How to Adapt to Owning Dogs
© by Jennifer McLeod writing as jenjen0703, all rights reserved.
Things to Consider First
So, you're thinking about adding a dog to your family, but you're not sure where to start. Do you want that puppy you saw at the pet store, the one with the cute, pink bow in her hair? Or, do you want to go back to the animal shelter and save that sweet, 3 year-old German Shepherd before he has to be put to sleep?
However, before you make a final decision, there are some things you need to consider first:
- Owning a dog costs money. Aside from the fact they need to eat, there are many other expenses, including grooming costs, veterinary care, flea treatments, dog treats, toys, and dog licensing.
- Dogs are like children. They have to be potty-trained. They make messes and tear things up. They love to chew on things.
- Time, time, and more time. Dogs require a great deal of attention. They need regular exercise, whether it be playing catch, tug-of-war, or going for walks.
- What type of dog will fit best with your family. If you have small children, you might want to consider getting a larger, more durable dog. I do not think small dogs, such as Chihuahuas, adapt well to little kids.
I believe that if you want ultimate success in dog ownership, then you need to start from scratch with a brand new puppy. The reason this fact brings success is because your puppy will never have a chance to adjust to any other family except yours. I have been housing rescue dogs and strays most of my life, and as cute and adorable as some of these canines are, sometimes their previous living environments and training (or lack of) can bring bad habits that are difficult to break. However, I have seen rescue dogs turn out to be great pets, too.
Getting to Know Your Dog
When you first bring your dog home, it might take some time to get to know your dog. Every dog is different when it comes to their mannerisms. Like humans, dogs need time to adapt to their environment and the people (and other animals) around them, especially right after they have been separated from their mother or a previous owner.
Dogs have various ways of communicating with you. My dog, Lucky, has never been one to go to the door to let me know he needs to go outside. He will stand as close to me as he can, with imploring eyes, to let me know he needs to "hike a leg". Only time will reveal how your dog is going to respond to you. Until then, be consistent with feeding times and let your dog out often to prevent accidents in the house.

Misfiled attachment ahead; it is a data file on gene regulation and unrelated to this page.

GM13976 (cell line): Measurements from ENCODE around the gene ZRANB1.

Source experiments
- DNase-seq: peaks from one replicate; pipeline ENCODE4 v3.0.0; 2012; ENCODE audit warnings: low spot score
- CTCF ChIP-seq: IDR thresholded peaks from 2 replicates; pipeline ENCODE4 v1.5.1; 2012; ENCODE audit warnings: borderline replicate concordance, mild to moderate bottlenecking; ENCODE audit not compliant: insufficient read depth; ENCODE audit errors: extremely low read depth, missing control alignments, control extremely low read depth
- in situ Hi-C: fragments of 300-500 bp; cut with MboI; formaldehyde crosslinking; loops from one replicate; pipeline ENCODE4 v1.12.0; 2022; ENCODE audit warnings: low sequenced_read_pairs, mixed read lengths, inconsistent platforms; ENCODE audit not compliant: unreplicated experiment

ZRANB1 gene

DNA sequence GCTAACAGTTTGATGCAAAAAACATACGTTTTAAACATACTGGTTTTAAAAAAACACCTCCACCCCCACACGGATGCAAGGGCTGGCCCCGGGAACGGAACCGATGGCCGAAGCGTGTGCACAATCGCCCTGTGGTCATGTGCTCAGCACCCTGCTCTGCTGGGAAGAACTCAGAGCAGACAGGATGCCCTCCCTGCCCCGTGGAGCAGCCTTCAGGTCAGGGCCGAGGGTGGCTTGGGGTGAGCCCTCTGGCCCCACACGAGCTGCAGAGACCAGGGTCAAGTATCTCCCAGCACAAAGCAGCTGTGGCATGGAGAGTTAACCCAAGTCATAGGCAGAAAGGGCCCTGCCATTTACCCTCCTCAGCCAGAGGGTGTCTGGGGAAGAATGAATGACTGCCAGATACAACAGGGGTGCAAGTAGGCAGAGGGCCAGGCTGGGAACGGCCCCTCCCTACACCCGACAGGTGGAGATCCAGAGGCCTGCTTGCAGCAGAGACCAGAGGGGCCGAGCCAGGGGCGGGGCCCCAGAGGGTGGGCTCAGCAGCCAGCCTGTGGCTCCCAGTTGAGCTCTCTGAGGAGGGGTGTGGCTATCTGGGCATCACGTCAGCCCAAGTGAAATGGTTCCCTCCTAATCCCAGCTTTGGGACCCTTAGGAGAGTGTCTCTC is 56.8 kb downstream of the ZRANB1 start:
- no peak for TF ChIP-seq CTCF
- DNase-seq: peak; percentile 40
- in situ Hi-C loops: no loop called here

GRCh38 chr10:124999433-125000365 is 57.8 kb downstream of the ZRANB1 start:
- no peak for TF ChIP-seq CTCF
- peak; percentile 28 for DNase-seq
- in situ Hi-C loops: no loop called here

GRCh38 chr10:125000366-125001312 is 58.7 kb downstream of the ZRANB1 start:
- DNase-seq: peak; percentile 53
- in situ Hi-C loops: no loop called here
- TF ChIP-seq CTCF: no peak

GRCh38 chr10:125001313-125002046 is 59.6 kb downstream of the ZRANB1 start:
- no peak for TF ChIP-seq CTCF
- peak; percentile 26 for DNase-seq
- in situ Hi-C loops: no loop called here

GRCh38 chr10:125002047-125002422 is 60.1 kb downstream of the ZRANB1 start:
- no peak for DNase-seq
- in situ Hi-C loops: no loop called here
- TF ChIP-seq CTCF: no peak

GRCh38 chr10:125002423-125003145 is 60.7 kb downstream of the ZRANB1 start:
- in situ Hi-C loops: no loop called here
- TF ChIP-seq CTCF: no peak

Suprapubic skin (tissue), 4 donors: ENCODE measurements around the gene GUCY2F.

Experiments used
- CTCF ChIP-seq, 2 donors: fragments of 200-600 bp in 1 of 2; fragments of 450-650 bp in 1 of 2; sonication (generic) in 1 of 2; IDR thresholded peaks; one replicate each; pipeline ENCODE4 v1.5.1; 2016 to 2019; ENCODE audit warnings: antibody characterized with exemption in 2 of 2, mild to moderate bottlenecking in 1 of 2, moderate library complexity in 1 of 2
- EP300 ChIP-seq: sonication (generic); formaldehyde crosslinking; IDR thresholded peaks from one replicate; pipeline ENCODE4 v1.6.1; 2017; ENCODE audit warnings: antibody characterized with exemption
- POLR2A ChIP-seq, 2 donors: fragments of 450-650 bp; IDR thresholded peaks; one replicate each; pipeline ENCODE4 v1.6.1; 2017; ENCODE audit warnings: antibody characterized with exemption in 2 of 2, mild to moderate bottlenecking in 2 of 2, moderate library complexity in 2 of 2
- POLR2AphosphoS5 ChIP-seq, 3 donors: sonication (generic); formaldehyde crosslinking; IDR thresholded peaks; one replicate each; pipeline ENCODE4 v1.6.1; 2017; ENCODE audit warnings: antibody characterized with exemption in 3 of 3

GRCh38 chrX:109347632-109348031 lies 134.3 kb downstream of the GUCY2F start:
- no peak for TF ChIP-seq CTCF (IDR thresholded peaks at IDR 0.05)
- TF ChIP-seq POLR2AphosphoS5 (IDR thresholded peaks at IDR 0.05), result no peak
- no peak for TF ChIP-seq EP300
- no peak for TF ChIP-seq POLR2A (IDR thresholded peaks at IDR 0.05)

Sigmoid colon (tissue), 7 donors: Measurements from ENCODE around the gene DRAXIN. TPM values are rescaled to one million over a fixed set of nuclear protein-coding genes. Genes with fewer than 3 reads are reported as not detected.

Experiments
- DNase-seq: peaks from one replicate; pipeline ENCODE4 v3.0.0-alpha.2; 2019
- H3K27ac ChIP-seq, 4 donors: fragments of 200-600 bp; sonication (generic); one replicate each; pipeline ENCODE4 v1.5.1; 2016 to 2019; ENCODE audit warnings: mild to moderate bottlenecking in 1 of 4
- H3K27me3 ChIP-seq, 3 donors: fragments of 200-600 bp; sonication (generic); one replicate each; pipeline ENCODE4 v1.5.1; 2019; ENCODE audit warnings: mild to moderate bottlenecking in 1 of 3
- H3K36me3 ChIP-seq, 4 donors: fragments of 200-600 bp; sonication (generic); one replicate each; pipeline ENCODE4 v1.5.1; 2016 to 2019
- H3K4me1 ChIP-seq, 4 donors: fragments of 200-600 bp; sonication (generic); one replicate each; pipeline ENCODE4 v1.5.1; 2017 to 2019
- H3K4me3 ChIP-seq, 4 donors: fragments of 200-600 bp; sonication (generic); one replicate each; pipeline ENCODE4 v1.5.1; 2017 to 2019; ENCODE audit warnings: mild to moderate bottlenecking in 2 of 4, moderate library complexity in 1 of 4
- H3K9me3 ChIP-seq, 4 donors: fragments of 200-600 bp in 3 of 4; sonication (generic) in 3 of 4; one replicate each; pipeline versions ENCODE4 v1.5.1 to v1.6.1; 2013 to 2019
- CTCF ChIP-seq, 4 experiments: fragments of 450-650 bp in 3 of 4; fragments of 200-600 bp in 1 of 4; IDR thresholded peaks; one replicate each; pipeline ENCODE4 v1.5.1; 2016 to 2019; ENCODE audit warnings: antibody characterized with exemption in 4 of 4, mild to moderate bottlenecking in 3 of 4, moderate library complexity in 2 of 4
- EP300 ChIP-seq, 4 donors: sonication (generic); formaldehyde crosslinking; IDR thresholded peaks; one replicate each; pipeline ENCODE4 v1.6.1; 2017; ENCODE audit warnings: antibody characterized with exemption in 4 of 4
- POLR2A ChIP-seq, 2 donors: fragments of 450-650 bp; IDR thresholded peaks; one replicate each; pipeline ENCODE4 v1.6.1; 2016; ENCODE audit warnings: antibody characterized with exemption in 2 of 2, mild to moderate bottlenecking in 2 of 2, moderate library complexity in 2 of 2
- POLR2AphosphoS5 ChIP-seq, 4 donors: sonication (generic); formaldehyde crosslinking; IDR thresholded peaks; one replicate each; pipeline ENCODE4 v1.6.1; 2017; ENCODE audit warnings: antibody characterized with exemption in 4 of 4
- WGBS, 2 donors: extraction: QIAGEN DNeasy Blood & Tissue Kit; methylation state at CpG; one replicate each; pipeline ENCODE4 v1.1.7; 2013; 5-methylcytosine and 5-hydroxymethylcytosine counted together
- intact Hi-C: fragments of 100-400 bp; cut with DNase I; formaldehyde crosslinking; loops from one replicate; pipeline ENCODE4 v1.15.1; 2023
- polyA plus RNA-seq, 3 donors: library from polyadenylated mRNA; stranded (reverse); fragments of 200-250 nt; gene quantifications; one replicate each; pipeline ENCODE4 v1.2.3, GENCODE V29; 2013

Dogs love to play, and you may find your dog will prefer a ball over playing tug-of-war. Some dogs love to wrestle and play rough. Your dog will let you know what he prefers quickly.
Playtime is Good Exercise for Dogs
Heavy duty ball for your dog to chase.
Tips to Remember
Here are a few suggestions to help you and your dog transition well.
- Touch your puppy frequently! Learn how to groom him, trim his nails, and bathe him. Take him for short, frequent walks on his leash. The sooner you adjust your puppy to certain behaviors, the easier it is to complete these tasks when he grows larger and becomes stronger. For example, I always touched my dogs' paws and massaged the inside of the paw pads gently with my finger. Because of this, they do not resist me when I trim their nails, which I do every week.
- Obedience training is a must! You want your dog to behave and follow basic commands such as "Come" or "Sit" or "Shake." Not all people aspire to be dog people. Dogs speak a language all their own, and just as you have to learn Spanish to communicate in Mexico, you also need to learn the language of a dog. Not all aspects about dogs are the same. You are never going to get the perfect dog that learned every trick in the book in two seconds. But, you will have a dog who loves you unconditionally and will stay by your side. Obedience training will determine whether your dog can stay with you off a leash while out for a walk or if you will have to chase him in your car until he finally wears himself out! I have a dog who is 6 years old, and I have had him since he was 6 weeks old. I have never been able to train him to speak. He only barks when someone knocks on the door or I tell him we are going for a ride. He never learned to go to the door when he has to go outside. Instead, he sits right in front of me and stares me down until I figure out what he wants. I have, however, taught him to shake, beg, lay down, roll over, and he also knows the word "out."
- Puppies need to chew! Puppies are no different than human babies, they teethe and their baby teethe fall out. Dogs need their own toys to play with and chew on. This is handy when you catch your dog chewing on your favorite shoe because you can tell your puppy "no" and distract him with his own toys, which he already knows he can chew on. My dog chewed everything up, so he had to be crate trained. He did not finally stop chewing things until he was 2 1/2 years old. Rawhides are an excellent choice for teething puppies.
- My dog is doing what? I know this tip is a little bit off the hook, but dogs hump. Dogs do not decipher the difference between girl and boy. When a dog attaches himself to another dog, he loves that other dog. And if you learn more about dogs, you will find out that dogs do many other things to each other like keep each others' ears and faces clean. And dogs like to hump. Especially males dogs! If they are not fixed, it is worse. As Bob Barker said, "Get your pet spade or neutered..."
Keep fleas and ticks away.